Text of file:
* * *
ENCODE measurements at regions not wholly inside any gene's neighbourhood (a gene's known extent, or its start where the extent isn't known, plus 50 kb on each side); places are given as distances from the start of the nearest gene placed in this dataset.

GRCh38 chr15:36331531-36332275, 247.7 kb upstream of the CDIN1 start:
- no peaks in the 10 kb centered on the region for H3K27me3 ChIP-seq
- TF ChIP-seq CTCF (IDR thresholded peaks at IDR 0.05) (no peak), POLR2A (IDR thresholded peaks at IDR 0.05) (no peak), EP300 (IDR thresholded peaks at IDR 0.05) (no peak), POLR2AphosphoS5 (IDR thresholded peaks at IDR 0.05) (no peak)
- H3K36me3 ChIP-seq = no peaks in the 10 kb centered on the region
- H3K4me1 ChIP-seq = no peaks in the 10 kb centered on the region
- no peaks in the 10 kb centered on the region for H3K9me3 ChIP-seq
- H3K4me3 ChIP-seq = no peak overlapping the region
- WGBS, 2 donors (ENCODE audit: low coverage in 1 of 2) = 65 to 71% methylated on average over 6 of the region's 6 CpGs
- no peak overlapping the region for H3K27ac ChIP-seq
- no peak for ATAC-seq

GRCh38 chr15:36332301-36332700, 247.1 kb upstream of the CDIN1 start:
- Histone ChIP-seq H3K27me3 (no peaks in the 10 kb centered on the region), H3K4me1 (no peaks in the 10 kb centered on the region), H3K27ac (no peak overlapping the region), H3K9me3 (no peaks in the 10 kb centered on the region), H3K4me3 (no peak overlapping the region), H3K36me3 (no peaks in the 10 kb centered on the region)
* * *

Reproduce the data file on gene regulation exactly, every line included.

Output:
ENCODE measurements at regions not wholly inside any gene's neighbourhood (a gene's known extent, or its start where the extent isn't known, plus 50 kb on each side); places are given as distances from the start of the nearest gene placed in this dataset.

GRCh38 chr15:36331531-36332275, 247.7 kb upstream of the CDIN1 start:
- no peaks in the 10 kb centered on the region for H3K27me3 ChIP-seq
- TF ChIP-seq CTCF (IDR thresholded peaks at IDR 0.05) (no peak), POLR2A (IDR thresholded peaks at IDR 0.05) (no peak), EP300 (IDR thresholded peaks at IDR 0.05) (no peak), POLR2AphosphoS5 (IDR thresholded peaks at IDR 0.05) (no peak)
- H3K36me3 ChIP-seq = no peaks in the 10 kb centered on the region
- H3K4me1 ChIP-seq = no peaks in the 10 kb centered on the region
- no peaks in the 10 kb centered on the region for H3K9me3 ChIP-seq
- H3K4me3 ChIP-seq = no peak overlapping the region
- WGBS, 2 donors (ENCODE audit: low coverage in 1 of 2) = 65 to 71% methylated on average over 6 of the region's 6 CpGs
- no peak overlapping the region for H3K27ac ChIP-seq
- no peak for ATAC-seq

GRCh38 chr15:36332301-36332700, 247.1 kb upstream of the CDIN1 start:
- Histone ChIP-seq H3K27me3 (no peaks in the 10 kb centered on the region), H3K4me1 (no peaks in the 10 kb centered on the region), H3K27ac (no peak overlapping the region), H3K9me3 (no peaks in the 10 kb centered on the region), H3K4me3 (no peak overlapping the region), H3K36me3 (no peaks in the 10 kb centered on the region)